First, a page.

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Histopathology. 1983 Nov;7(6):919-30.

Evidence for differentiation in medulloblastomas appearing primitive on light microscopy: an ultrastructural study.


Surgical biopsy specimens from five children with cerebellar medulloblastoma were examined for ultrastructural evidence of differentiating activity. At light microscope level, all the tumour samples appeared primitive and featureless, and could not be classified as showing either neuroblastic or spongioblastic differentiation. Using electron microscopy, the major part of each specimen examined likewise showed largely primitive and undifferentiated appearances typical of medulloblastoma. In all the cases however, scattered groups of cells and related cytoplasmic processes were found with more specific, differentiated features. Moreover, in each tumour sample, these cells and processes were found to show two morphologically distinct appearances. One cell type had ultrastructural features reminiscent of primitive neuronal morphology, and a similar appearance was found in cell perikarya forming rosettes. The other cell type showed evidence of spongioblastic differentiation, with bundles of glial-like filaments in the cytoplasm. Cilia were also found in one case. Whilst in keeping with current views on the neuroectodermal origin of the tumour, these observations suggest that all medulloblastoma cells may have bipotential differentiating capacity, and that at least some evidence of this is likely to be found ultrastructurally, even when there is only a primitive and completely undifferentiated appearance on light microscopy.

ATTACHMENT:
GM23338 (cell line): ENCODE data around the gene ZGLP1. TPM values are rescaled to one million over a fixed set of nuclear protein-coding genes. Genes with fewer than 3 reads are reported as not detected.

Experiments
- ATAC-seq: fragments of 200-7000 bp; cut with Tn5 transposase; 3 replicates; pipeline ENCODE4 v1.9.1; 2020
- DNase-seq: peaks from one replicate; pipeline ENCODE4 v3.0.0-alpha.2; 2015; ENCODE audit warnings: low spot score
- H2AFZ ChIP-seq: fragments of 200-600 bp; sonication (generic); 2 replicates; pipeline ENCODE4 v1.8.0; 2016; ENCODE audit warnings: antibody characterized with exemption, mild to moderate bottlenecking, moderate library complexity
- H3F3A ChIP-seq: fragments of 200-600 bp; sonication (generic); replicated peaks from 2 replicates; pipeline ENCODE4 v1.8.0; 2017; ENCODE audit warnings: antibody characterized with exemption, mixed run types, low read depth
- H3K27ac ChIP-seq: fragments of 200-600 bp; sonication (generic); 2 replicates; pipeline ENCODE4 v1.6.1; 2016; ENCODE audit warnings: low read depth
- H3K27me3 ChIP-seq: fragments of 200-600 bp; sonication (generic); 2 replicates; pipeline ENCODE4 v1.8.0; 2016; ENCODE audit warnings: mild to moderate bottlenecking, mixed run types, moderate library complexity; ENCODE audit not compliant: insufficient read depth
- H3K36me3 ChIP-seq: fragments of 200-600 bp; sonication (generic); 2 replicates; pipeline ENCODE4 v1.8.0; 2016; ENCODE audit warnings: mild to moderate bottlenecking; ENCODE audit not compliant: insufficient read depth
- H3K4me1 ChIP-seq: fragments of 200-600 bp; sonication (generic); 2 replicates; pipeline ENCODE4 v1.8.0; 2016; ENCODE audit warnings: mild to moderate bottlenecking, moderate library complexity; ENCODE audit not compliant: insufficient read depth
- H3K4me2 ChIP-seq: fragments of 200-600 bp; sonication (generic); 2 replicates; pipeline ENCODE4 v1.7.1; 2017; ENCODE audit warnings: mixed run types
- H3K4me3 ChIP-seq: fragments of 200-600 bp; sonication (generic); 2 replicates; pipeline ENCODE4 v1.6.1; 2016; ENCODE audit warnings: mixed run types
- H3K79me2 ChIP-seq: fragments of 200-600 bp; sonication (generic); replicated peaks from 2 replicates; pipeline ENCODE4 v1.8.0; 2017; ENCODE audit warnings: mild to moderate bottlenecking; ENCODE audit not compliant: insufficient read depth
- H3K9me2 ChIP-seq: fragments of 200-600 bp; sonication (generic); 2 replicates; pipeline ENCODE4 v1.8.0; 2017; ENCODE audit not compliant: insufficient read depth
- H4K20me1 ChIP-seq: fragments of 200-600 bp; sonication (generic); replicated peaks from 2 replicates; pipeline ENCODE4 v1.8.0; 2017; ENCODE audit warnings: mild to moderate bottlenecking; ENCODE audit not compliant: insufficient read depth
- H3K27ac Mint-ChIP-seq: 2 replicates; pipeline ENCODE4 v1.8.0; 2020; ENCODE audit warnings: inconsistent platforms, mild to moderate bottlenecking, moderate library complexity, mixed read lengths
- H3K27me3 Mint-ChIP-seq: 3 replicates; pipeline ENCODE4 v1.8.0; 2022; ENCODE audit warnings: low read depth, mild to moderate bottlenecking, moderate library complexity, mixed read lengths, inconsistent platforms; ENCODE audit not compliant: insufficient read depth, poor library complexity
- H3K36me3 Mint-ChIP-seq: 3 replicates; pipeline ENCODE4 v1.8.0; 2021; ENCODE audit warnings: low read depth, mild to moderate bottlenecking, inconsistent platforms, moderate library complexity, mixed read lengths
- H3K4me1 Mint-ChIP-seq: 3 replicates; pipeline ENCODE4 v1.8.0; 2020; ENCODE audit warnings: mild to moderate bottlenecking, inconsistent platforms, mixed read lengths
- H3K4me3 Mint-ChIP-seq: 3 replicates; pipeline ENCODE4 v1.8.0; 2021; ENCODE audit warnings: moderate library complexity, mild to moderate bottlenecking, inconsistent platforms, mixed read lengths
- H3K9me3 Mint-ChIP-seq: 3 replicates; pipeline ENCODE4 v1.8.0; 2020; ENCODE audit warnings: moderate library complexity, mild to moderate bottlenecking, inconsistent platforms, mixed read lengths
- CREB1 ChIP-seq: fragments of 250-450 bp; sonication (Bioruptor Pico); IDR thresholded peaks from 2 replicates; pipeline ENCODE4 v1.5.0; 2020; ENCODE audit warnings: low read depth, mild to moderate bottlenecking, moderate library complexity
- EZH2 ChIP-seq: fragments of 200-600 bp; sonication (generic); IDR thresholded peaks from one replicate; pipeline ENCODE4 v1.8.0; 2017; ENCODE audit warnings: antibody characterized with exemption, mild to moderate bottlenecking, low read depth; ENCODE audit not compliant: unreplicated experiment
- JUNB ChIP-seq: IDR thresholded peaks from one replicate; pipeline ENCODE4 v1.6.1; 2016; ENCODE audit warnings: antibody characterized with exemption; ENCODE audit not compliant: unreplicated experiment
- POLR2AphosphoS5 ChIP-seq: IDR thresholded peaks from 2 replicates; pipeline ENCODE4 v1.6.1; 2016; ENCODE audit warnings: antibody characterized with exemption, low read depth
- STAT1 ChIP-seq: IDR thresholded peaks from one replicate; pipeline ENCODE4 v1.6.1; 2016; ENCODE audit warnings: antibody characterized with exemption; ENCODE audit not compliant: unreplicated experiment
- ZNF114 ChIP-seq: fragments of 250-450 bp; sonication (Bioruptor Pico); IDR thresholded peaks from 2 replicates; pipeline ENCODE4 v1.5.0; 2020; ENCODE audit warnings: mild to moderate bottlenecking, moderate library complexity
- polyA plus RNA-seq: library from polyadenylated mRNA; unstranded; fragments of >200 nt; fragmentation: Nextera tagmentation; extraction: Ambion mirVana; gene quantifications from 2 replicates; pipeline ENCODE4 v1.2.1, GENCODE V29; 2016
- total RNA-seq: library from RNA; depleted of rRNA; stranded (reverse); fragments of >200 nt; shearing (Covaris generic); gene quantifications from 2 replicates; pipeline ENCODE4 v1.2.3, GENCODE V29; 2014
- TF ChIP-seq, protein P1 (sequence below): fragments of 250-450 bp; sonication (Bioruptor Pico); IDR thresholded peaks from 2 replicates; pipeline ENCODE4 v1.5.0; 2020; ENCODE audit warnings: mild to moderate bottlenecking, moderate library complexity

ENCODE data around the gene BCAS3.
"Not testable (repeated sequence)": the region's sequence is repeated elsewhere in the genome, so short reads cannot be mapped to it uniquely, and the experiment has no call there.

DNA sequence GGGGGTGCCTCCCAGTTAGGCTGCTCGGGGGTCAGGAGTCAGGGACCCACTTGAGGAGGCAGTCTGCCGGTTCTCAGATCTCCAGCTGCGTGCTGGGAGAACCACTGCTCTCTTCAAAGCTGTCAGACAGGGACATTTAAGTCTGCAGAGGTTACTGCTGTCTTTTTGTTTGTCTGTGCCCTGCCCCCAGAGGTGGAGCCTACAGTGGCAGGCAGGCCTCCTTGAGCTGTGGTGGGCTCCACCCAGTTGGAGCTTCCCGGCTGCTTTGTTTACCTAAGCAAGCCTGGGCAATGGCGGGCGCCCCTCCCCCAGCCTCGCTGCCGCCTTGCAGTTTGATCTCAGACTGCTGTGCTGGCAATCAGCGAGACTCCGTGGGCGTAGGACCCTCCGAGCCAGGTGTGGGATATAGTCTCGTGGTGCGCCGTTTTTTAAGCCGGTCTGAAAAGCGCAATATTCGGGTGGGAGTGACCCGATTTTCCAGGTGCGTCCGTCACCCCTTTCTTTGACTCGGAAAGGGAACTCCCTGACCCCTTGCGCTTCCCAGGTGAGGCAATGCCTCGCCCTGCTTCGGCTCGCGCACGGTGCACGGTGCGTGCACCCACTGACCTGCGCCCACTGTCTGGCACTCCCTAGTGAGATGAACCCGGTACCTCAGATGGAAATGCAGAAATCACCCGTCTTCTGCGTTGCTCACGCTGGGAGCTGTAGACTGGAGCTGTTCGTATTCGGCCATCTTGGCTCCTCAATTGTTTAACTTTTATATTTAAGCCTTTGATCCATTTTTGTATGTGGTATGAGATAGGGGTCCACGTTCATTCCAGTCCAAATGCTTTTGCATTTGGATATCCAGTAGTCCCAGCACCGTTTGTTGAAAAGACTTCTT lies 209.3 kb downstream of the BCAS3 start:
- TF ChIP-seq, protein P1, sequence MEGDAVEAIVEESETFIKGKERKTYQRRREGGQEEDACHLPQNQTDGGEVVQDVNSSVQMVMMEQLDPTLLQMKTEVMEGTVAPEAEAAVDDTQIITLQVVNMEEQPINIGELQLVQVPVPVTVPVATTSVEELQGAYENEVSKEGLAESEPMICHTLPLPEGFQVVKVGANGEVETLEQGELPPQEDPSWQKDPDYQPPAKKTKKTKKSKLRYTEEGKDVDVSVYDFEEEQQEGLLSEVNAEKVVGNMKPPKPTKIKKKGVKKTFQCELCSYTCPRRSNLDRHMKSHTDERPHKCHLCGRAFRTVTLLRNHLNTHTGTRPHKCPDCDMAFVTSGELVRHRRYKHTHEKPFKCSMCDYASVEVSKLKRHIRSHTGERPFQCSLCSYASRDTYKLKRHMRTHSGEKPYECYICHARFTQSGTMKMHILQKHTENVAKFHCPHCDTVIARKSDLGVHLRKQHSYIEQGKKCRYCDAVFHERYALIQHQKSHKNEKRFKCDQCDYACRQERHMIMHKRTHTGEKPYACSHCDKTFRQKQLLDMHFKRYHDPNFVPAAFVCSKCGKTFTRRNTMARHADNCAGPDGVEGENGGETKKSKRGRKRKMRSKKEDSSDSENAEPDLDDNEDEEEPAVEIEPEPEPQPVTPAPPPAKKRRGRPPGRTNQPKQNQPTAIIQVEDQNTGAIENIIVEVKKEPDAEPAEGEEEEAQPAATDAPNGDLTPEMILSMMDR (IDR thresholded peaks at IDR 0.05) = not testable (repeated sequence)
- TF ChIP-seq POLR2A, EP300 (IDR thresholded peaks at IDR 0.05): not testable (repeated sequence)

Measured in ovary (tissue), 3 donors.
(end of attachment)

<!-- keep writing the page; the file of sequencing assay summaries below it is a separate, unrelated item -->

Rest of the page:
[Indexed for MEDLINE]

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